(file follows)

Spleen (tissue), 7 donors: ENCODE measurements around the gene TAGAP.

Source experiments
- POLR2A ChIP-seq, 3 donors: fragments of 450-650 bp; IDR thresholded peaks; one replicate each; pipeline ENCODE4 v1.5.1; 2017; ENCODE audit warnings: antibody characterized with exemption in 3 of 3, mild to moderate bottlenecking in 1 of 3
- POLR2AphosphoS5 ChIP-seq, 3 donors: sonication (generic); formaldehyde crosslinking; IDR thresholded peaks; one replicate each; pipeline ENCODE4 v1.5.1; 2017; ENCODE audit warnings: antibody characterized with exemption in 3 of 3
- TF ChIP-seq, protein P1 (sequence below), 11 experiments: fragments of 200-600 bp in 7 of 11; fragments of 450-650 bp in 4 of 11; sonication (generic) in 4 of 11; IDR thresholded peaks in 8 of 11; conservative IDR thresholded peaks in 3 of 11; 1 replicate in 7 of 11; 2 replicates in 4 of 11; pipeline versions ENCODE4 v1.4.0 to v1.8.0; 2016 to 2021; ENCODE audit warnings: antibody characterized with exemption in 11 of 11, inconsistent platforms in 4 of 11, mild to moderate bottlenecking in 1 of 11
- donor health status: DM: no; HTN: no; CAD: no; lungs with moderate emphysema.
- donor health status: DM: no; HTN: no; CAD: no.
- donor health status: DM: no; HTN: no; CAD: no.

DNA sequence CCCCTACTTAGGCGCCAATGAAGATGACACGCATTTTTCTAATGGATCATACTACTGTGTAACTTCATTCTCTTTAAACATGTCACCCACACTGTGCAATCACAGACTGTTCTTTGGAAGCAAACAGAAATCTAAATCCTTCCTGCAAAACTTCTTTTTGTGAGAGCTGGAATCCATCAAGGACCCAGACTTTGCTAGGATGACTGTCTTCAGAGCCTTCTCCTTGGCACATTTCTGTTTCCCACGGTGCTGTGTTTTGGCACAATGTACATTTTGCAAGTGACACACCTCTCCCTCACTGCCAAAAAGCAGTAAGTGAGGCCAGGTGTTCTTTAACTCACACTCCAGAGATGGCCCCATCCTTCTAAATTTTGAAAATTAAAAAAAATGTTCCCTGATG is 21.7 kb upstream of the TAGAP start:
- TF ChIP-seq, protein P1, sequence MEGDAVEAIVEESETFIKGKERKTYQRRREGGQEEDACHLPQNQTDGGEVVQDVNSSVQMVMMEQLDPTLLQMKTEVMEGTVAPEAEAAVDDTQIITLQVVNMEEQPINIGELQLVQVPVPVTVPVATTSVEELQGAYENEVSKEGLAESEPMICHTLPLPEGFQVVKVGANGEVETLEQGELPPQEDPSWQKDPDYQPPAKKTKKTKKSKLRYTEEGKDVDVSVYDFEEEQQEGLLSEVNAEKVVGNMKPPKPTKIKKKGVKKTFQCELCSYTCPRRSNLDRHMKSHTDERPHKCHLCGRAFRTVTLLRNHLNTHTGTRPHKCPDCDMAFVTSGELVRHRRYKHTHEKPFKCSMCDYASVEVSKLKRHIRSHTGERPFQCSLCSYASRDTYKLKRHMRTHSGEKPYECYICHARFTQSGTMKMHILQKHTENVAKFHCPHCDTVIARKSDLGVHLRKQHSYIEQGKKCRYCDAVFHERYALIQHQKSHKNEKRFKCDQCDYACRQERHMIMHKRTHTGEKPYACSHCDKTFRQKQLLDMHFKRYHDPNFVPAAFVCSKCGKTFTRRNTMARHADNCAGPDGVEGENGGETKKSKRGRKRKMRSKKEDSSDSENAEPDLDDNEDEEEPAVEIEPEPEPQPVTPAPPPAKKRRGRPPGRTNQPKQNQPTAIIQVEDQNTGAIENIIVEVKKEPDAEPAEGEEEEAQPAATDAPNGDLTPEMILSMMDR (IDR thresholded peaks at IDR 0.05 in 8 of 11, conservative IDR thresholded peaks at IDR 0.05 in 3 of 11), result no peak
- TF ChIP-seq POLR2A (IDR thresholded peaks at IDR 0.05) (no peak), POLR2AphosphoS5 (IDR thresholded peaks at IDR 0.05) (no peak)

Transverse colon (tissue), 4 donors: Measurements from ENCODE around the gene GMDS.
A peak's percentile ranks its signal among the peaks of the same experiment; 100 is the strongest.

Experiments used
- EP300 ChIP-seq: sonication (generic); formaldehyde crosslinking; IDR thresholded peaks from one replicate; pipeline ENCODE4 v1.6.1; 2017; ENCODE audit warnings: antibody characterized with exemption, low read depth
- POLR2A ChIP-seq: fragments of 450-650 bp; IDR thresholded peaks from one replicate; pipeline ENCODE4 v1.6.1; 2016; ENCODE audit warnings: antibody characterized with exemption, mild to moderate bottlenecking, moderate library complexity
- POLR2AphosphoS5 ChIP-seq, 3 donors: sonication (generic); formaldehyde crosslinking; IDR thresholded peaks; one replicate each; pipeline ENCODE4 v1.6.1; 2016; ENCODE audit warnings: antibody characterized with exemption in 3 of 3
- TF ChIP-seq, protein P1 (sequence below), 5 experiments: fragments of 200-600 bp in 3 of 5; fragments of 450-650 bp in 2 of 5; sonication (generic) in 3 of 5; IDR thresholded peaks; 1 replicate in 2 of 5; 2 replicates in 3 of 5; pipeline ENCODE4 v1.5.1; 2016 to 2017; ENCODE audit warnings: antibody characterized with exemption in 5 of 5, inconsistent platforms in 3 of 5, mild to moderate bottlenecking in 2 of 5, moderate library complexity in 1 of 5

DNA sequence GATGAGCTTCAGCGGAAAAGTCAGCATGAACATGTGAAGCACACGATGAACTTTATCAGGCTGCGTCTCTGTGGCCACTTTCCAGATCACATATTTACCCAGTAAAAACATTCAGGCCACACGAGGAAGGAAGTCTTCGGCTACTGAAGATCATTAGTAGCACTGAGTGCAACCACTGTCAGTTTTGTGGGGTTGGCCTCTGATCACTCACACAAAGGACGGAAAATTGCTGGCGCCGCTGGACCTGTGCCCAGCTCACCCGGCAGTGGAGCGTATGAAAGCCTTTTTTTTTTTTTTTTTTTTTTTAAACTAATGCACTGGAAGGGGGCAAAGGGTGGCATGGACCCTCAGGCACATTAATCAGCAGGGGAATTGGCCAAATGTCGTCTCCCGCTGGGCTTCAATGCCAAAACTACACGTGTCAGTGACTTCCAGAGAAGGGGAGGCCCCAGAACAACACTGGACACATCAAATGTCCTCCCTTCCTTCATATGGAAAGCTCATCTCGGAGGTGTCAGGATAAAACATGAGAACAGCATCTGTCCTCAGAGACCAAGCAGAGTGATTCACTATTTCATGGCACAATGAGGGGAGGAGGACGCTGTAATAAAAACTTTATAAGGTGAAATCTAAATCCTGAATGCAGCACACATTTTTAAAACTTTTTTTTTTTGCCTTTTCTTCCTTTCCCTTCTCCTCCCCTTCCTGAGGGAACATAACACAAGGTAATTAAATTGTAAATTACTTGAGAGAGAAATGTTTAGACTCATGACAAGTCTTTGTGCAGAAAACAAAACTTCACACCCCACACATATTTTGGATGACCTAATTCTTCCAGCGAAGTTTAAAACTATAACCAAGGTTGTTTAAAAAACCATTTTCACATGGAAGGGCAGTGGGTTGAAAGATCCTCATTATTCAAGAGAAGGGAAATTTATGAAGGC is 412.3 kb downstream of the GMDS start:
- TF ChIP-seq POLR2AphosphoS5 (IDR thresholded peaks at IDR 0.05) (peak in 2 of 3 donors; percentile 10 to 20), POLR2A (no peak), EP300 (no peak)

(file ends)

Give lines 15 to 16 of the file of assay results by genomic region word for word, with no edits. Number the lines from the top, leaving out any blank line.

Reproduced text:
- EP300 ChIP-seq: sonication (generic); formaldehyde crosslinking; IDR thresholded peaks from one replicate; pipeline ENCODE4 v1.6.1; 2017; ENCODE audit warnings: antibody characterized with exemption, low read depth
- POLR2A ChIP-seq: fragments of 450-650 bp; IDR thresholded peaks from one replicate; pipeline ENCODE4 v1.6.1; 2016; ENCODE audit warnings: antibody characterized with exemption, mild to moderate bottlenecking, moderate library complexity